Several senators announced their opposition to Gorsuch on Monday ahead of a Senate Judiciary Committee vote. The new Gorsuch foes bring the number of Democrats willing to block his nomination to 40 – the number needed to prevent the Senate from ending debate and advancing to a final vote.
Among the latest to come out against Gorsuch were Sen. Dianne Feinstein, D-Calif., top Democrat on the Judiciary Committee, as well as Sens. Patrick Leahy, of Vermont, and Mark Warner, of Virginia.
“Despite his impressive academic credentials, Judge Gorsuch’s record and evasive responses – even refusing to answer questions regarding his views of cases like Roe v. Wade and Citizens United – do not give me confidence that he possesses a judicial philosophy that will serve the American public well,” Warner said in a statement.
Republican leaders, however, have a way out – they can trigger what’s known as the nuclear option, by changing Senate precedent to advance to a final vote with the support of just 51 senators, as opposed to 60.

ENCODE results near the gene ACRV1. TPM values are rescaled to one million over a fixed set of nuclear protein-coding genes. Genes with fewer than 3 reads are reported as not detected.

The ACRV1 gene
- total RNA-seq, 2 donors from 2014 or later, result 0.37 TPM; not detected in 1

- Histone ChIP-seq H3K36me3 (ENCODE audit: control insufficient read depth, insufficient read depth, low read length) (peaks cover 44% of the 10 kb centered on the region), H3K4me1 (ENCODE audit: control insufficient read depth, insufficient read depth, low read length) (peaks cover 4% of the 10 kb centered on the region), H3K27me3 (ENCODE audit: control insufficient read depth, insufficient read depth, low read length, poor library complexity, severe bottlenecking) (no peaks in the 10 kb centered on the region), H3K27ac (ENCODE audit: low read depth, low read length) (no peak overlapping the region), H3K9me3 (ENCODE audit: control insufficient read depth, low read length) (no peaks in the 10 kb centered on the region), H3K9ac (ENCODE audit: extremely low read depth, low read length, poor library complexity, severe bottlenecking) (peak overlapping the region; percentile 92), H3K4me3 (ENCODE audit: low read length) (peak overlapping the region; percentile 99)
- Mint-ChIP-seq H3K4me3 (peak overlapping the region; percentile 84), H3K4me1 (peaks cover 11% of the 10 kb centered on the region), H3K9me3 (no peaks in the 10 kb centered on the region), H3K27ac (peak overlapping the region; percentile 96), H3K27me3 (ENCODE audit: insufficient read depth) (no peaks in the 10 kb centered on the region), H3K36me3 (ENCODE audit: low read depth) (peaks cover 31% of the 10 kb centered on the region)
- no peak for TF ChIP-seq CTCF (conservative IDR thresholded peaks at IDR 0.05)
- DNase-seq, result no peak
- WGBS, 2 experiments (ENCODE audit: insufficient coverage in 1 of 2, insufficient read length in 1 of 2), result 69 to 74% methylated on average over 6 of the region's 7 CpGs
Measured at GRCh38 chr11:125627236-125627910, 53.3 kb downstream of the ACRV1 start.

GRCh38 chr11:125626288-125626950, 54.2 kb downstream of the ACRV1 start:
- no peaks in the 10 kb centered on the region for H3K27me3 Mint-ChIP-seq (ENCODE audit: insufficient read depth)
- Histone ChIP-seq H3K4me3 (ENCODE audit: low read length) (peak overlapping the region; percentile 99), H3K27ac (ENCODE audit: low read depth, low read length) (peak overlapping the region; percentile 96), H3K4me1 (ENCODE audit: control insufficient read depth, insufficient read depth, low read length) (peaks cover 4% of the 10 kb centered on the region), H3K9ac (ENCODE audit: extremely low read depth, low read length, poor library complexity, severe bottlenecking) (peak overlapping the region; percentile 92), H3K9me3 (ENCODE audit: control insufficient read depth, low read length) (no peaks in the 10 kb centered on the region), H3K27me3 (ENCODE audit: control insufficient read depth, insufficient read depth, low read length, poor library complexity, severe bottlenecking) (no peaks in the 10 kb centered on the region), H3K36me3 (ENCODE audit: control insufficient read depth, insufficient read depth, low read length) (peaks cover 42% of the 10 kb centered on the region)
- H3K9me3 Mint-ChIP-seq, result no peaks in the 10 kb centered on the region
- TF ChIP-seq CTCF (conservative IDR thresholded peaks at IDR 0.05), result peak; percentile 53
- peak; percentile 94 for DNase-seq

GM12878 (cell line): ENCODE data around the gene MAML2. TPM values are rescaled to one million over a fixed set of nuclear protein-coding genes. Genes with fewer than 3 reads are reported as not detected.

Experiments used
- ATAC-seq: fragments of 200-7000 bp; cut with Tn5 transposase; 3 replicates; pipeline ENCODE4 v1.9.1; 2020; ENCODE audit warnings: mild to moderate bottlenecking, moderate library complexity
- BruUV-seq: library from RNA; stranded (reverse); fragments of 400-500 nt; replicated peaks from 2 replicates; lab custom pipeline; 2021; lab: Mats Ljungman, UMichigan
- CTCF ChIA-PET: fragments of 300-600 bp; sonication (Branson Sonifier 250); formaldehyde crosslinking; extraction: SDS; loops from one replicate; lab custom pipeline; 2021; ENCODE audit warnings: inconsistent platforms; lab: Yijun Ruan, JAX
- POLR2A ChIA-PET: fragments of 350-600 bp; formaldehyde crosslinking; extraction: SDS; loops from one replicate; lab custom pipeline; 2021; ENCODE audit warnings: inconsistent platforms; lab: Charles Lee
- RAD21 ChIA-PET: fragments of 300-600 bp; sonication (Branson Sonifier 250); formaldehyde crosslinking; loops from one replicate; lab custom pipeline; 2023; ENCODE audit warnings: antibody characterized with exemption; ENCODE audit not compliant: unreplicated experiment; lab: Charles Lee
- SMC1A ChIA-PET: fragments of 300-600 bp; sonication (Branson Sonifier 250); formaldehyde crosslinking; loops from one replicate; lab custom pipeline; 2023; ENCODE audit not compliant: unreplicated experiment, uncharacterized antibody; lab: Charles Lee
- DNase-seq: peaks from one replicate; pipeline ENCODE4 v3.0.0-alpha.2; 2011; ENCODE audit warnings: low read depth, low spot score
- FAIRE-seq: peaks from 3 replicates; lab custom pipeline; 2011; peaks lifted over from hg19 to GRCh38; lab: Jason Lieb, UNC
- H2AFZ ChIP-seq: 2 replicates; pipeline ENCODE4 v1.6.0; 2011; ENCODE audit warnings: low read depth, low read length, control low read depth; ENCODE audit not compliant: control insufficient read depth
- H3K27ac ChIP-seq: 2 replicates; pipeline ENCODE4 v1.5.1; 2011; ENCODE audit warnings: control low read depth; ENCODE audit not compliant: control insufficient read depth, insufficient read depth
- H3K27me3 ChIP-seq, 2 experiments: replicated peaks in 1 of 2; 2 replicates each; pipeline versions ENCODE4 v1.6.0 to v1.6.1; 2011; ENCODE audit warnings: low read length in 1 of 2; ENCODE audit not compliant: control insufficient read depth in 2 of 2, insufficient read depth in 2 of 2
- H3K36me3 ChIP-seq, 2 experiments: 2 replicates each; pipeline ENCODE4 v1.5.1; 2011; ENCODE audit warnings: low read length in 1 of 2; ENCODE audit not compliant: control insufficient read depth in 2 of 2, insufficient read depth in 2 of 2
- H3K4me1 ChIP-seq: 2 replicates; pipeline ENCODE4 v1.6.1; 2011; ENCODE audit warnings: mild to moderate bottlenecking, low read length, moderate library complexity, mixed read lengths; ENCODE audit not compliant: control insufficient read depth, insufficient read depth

Doing so is considered a major change in the way the Senate operates, and lawmakers on both sides of the aisle could take issue with the move.
But Senate Majority Leader Mitch McConnell, R-Ky., has vowed to confirm Gorsuch one way or the other.
Even as Democrats like Warner voiced support for a filibuster and opposition to the nuclear option, another Democrat on Monday said he would not join his colleagues in the filibuster.
Colorado Sen. Michael Bennet said in a statement that, “Using the filibuster and nuclear option at this moment takes us in the wrong direction. … I will oppose efforts to filibuster the nomination, and strongly encourage my colleagues not to use the nuclear option.”
But with 40 senators willing to oppose Gorsuch and presumably filibuster, a nuclear option showdown is increasingly likely.